clock menu more-arrow no yes

Filed under:

2015 Flames Draft Profiles: Thomas Chabot

Another day, another Saint John defender.

Vaughn Ridley/Getty Images

The Saint John Sea Dogs did something very special this year. CHL teams tend to build from the top down, utilizing their overage players as much as they can while giving their younger guys time to develop on the bottom lines. Saint John opted for the opposite, filling their defensive corps with five players in their 16 or 17 year old years.

These young guns move the puck, score, and play defence, all of which transformed the Sea Dogs from bottom of the league (43 points in 2013-14, second worst team by two points) to a respectable finish (74 points, first round playoff exit). Their defenders are the next generation for the NHL, which explains why four are draft eligible this year, and two are projected top 20 picks.

Like the Sea Dogs, the Flames are looking to fill their defence with fast, smart, skilled, and young scorers. This is why Thomas Chabot is an attractive pick for the team, and why we're profiling him today.

Basics:

Birthdate January 30th, 1997
Position Left Defence
Shoots Left
Height 6'2"
Weight 181 lbs
NHL Central Scouting ranking #16 NA (15 midterm)
ISS ranking #16
NHLe (Draft -1) 9
NHLe (Draft) 13

Strengths:

If you've been following these profiles, you should know by now that every first round defenceman is a two-way, puck moving defenceman. Chabot is also a two-way, puck moving defenceman. Nothing out of the ordinary for this draft.

Chabot's main focus is on offence, sort of an engineer in that zone. His typical shift involves him charging into the zone and setting up the play. All of this is quick, both mentally and physically. Scouts have praised his skating ability and his quick thinking, both of which were on point for the Sea Dogs this year.

His offensive mind and skill set doesn't detract from his defensive game. Chabot is a nuisance for opposing forwards, forcing turnovers and disrupting passing play. He always seem to think one step ahead of attackers, and it's the reason he's a top prospect in this year's draft.

Not to mention his intangibles. Future Flames media will drool over his work ethic and his desire to be better every shift. During this season, he was benched for an early production slump (get used to it when you play under Bob!) but rebounded and became the top defensive producer on his team.

Weaknesses:

Despite all the offensive acumen, Chabot's points total is a little bit concerning. He ranked 22nd among qualified QMJHL defencemen for points per game. This is especially concerning because of how easy it is to score in the Q. It might be an issue of luck, or it might be that his team wasn't that good (10th in the Q for goals scored, slightly below the league average 3.52 GF/G with 3.48). Whatever the reason, though, he wasn't putting up the points that others were.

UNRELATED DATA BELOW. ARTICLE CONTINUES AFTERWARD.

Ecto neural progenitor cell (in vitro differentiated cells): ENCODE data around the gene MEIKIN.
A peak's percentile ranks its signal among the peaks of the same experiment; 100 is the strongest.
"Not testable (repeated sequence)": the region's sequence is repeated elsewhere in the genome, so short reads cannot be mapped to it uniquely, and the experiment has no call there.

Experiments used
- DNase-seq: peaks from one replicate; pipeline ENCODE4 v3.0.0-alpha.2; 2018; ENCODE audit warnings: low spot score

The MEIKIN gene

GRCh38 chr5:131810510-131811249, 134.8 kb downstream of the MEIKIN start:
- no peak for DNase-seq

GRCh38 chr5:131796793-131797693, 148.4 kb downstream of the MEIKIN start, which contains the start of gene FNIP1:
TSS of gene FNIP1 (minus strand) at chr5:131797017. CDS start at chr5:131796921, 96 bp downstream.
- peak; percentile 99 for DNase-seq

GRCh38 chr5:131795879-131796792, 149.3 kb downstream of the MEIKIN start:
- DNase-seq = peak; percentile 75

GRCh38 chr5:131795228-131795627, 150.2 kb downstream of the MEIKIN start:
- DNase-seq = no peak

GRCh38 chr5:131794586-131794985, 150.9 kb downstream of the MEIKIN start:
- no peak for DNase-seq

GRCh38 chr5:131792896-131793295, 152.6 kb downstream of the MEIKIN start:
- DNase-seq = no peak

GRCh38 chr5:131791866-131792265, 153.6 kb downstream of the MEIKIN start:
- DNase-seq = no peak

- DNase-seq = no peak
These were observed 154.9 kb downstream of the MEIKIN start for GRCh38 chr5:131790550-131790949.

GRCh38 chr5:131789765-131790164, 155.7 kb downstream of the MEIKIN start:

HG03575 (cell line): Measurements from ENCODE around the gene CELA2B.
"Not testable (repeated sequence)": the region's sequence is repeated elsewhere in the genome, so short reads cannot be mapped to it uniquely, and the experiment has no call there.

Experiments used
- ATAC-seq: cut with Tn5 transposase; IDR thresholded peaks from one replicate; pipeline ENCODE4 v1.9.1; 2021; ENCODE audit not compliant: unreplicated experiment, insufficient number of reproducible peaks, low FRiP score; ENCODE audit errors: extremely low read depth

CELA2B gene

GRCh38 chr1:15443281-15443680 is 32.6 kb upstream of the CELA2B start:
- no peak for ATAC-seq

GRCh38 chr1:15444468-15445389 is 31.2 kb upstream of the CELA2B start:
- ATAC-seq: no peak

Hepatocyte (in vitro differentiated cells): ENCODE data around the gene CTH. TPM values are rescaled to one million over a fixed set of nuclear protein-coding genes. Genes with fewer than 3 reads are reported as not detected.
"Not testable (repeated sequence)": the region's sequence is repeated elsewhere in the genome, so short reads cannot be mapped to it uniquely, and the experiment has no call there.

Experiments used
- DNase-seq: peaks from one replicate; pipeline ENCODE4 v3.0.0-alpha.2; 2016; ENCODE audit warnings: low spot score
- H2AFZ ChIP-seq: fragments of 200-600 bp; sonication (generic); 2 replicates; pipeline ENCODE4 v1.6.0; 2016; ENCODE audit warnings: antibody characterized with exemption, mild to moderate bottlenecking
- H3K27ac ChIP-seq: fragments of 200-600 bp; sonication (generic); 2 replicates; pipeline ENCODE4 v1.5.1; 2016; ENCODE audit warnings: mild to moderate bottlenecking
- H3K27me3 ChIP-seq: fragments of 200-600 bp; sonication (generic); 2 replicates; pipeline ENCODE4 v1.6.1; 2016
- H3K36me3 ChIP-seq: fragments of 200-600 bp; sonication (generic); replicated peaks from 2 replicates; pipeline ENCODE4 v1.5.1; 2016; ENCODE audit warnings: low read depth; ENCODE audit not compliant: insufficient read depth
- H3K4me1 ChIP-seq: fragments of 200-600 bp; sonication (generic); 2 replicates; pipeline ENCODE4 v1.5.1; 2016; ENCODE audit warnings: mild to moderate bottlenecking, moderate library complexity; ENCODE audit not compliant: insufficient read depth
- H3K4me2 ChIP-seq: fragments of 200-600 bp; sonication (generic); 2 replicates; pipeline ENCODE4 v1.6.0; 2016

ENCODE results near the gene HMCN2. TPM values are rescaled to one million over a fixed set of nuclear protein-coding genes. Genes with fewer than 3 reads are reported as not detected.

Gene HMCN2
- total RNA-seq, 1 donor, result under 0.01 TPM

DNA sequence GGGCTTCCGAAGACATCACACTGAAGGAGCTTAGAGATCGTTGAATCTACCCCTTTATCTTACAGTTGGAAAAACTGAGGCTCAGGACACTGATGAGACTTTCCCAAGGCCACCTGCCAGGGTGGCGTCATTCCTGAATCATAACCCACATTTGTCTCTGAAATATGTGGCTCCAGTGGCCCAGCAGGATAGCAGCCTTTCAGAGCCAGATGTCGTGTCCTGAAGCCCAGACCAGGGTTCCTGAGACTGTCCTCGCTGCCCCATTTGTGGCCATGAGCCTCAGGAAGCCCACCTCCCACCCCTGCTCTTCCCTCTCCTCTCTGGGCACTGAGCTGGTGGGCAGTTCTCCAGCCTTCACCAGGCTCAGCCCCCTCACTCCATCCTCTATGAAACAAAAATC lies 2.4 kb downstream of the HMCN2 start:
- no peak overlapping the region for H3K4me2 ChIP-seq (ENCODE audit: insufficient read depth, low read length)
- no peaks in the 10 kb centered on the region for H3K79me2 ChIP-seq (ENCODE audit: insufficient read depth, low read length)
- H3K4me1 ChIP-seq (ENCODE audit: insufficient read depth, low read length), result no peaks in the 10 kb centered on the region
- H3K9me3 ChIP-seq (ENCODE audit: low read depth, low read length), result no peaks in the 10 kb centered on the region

Another issue is his size. He's 6'2", but a very lanky 6'2". Another issue battling him this year was the fact that his body was starting to fill out, and he had to constantly adjust his game to his growing stature. Chabot wasn't very comfortable in physical situations, and still doesn't look that comfortable now. This will keep him away from the NHL for a few years, which is good for him, but bad for teams wanting to draft him.

Suitability:

As mentioned in the intro, the Flames are looking to emulate the Sea Dogs and fill their lines with young, fast, play-making defencemen. Thomas Chabot is a prototype of what they're looking for. While he is held back by some issues, he has shown the will to constantly get better, making him a perfect project player.

But do the Flames want another project? To ballpark it, it might be between three or four years before he gets whiffs of the NHL, and maybe even five or six until he's a regular face. With the newly opened window the team has based on the growth from 13-14 to 14-15, the team wants to get better sooner rather than later. Maybe if the Flames were comfortable contenders, they wouldn't mind the wait. Considering that the front office knows they cannot reproduce the success of this previous season without getting better now, they might opt for a more NHL-ready prospect on Friday.

On the flip side, thinking long term might be a good option. If it does take seven years, the Flames will be looking at (unfortunately) replacing a 38 year old Mark Giordano, and Chabot has the potential to step in without anyone noticing the difference. Sustained success comes through drafting, and if you draft someone who will seamlessly replace current leaders, you'll be golden.

Why draft him?

  • Constantly growing, and constantly getting better
  • Very smart in all three zones
  • Plays offence like a forward
  • Very solid future ahead of him

Why not draft him?

  • Project player who needs a ton of work before making the big time
  • Offensive totals concerning

Conclusion:

Chabot is a very good player with a very high ceiling, but it'll take a long time to get to. His flaws in his draft year can be overcome with time, but the Flames' front office vision will ultimately decide whether they want him or not.

Highlight Videos:

Further Reading:

Stanley Cup of Chowder

Winging it in Motown

The Cannon

Eyes on the Prize

The Hockey News

NHL.com profile

NHL.com article

Eliteprospects

Other Profiles:

Konecny | Roy | Kylington | Connor | Merkley | Meier | Zboril